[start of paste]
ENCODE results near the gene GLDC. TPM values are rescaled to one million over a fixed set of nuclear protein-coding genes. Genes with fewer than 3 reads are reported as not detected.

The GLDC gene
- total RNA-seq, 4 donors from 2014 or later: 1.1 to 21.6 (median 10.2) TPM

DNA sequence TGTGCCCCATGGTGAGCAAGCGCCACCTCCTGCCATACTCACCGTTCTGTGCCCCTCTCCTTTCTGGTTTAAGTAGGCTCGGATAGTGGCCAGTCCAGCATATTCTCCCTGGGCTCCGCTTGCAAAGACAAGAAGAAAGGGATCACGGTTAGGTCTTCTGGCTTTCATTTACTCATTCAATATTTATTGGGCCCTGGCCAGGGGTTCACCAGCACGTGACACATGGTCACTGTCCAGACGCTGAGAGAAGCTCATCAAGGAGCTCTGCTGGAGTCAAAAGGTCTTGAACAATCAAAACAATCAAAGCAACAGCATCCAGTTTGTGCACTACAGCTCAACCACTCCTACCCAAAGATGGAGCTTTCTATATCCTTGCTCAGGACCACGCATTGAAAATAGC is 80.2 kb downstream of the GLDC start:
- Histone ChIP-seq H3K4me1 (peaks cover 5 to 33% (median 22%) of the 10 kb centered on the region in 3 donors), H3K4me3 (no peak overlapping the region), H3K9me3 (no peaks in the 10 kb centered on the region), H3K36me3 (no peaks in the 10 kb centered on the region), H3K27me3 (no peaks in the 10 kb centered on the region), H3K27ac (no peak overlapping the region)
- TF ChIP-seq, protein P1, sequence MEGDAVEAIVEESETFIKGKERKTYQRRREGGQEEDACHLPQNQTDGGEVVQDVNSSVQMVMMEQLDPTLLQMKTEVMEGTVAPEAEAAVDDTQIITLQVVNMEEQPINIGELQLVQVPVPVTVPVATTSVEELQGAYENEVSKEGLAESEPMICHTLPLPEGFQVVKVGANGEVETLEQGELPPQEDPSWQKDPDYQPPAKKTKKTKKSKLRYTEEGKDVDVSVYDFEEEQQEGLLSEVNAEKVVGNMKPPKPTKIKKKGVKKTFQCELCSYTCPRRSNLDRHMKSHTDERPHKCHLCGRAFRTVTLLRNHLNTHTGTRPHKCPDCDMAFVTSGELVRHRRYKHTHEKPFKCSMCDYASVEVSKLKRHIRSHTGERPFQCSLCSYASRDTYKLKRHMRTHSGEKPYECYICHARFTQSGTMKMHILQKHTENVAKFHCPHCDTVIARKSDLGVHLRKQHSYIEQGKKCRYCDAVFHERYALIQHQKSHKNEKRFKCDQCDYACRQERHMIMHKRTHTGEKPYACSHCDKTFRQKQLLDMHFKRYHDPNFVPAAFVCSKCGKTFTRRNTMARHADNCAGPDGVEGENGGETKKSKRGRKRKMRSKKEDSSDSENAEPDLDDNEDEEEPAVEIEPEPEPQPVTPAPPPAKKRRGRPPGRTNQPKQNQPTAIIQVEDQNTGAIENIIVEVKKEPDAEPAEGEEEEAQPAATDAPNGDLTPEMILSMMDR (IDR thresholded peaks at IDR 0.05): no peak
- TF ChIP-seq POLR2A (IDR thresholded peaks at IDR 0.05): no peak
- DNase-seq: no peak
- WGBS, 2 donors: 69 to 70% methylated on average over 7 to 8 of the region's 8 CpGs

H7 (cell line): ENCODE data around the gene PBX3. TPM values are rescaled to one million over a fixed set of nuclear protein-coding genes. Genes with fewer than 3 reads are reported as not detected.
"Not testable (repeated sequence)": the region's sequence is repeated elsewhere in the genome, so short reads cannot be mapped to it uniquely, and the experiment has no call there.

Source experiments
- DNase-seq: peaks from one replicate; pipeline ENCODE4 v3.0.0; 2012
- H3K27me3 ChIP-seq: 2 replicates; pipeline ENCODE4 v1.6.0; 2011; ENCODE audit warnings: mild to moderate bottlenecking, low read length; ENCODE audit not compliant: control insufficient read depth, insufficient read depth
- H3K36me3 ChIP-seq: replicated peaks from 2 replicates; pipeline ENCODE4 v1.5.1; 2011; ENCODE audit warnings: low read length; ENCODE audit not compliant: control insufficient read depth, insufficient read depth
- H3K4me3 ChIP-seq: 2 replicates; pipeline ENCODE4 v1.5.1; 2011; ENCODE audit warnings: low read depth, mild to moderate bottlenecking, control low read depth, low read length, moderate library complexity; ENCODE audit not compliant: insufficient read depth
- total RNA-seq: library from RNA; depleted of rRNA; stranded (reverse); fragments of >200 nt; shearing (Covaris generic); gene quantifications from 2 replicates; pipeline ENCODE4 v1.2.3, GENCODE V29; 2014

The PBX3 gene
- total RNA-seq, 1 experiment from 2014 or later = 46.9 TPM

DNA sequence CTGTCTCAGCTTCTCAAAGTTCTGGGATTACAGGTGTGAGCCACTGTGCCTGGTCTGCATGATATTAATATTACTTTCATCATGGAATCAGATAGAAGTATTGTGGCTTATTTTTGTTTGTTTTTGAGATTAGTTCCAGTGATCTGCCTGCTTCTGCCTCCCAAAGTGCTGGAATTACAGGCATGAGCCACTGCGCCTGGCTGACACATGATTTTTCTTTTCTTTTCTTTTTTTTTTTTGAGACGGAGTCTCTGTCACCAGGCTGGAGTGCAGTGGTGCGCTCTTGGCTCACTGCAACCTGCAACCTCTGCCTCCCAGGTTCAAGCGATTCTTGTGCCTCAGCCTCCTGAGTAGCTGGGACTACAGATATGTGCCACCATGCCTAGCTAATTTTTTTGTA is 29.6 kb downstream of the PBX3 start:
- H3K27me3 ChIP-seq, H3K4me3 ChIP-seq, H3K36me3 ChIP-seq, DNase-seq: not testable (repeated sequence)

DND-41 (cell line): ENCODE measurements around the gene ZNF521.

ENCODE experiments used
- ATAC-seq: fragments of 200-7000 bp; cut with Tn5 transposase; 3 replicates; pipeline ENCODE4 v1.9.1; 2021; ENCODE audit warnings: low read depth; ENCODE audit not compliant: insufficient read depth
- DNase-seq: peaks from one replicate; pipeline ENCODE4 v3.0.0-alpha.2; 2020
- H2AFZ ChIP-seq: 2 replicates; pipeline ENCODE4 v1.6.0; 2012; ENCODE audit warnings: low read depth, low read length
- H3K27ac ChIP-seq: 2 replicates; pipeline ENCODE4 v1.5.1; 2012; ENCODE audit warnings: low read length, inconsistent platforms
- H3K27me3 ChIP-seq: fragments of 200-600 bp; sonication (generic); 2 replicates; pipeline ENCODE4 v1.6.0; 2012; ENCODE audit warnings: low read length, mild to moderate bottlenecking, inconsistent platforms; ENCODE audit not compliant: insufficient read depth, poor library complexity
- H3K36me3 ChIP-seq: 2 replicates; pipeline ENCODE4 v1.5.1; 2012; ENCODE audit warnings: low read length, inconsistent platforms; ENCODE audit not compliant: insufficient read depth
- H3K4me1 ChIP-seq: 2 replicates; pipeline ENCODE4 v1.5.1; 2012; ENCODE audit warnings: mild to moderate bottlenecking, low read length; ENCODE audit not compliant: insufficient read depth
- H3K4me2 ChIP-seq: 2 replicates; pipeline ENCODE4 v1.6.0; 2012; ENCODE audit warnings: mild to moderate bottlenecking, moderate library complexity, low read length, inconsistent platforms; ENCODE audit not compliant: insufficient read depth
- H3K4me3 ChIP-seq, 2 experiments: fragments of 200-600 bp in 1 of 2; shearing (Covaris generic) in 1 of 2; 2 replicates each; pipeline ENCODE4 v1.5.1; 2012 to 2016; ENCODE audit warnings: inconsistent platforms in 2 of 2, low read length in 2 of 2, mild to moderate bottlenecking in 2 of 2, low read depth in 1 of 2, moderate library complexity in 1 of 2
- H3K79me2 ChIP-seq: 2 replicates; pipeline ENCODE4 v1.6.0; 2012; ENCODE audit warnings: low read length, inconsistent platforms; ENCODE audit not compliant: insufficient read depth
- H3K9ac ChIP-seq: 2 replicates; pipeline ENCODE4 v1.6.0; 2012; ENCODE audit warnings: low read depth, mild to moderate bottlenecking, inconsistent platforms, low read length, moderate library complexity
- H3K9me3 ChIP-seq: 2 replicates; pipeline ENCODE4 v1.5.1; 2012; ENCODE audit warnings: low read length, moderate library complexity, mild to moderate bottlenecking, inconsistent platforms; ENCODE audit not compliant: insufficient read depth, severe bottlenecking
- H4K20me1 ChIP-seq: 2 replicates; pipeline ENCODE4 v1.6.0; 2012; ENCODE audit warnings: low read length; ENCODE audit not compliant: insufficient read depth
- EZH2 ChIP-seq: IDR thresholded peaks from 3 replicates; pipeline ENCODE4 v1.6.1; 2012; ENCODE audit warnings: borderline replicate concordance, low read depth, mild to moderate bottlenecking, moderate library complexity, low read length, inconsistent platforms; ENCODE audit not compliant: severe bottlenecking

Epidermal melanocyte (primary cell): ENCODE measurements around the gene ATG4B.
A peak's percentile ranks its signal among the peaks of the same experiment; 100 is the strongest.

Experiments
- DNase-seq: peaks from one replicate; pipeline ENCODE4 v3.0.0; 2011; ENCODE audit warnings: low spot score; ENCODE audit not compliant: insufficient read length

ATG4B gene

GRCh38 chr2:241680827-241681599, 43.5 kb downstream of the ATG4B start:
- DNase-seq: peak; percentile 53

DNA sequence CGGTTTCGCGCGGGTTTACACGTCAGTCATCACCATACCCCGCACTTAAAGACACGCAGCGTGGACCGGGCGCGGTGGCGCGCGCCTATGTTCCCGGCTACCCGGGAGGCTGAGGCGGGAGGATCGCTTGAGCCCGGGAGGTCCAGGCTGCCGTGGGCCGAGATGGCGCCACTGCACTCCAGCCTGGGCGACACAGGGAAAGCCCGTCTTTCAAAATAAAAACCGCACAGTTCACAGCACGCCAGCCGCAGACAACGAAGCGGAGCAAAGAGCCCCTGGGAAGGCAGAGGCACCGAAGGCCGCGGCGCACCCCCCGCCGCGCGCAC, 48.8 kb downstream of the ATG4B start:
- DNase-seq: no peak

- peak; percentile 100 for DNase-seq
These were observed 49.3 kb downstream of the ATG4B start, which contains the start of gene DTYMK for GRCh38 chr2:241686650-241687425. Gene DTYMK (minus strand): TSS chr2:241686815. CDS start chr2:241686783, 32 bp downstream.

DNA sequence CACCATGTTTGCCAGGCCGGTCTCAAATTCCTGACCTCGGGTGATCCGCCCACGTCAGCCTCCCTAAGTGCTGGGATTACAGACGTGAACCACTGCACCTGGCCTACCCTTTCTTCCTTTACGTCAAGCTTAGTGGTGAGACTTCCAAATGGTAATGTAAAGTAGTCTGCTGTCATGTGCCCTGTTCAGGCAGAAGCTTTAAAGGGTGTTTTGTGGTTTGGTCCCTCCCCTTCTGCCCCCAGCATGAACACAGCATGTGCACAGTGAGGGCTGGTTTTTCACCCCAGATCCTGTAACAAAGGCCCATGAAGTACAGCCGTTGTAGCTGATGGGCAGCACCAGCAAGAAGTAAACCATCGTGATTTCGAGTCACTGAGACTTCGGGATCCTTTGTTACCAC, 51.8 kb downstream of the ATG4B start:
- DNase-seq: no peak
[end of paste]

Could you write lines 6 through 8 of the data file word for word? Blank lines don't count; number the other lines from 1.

- TF ChIP-seq, protein P1, sequence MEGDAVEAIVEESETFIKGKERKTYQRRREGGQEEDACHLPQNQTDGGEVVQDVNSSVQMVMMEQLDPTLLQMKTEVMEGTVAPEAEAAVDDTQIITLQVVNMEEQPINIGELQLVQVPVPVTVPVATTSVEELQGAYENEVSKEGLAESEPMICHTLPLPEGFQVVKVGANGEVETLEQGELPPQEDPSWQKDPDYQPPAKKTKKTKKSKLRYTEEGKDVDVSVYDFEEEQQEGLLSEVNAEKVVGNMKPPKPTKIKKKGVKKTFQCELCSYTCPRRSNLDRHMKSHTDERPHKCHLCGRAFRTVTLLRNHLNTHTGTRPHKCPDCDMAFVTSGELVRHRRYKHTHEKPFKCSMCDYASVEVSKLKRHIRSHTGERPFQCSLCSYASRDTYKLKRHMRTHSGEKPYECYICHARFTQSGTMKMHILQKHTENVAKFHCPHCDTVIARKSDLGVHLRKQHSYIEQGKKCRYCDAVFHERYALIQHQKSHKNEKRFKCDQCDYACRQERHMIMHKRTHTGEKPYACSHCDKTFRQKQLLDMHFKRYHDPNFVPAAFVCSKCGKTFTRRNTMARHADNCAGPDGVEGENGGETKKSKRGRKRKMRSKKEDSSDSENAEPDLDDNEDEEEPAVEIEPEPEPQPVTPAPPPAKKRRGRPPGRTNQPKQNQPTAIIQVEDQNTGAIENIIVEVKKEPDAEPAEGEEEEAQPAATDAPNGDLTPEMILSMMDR (IDR thresholded peaks at IDR 0.05): no peak
- TF ChIP-seq POLR2A (IDR thresholded peaks at IDR 0.05): no peak
- DNase-seq: no peak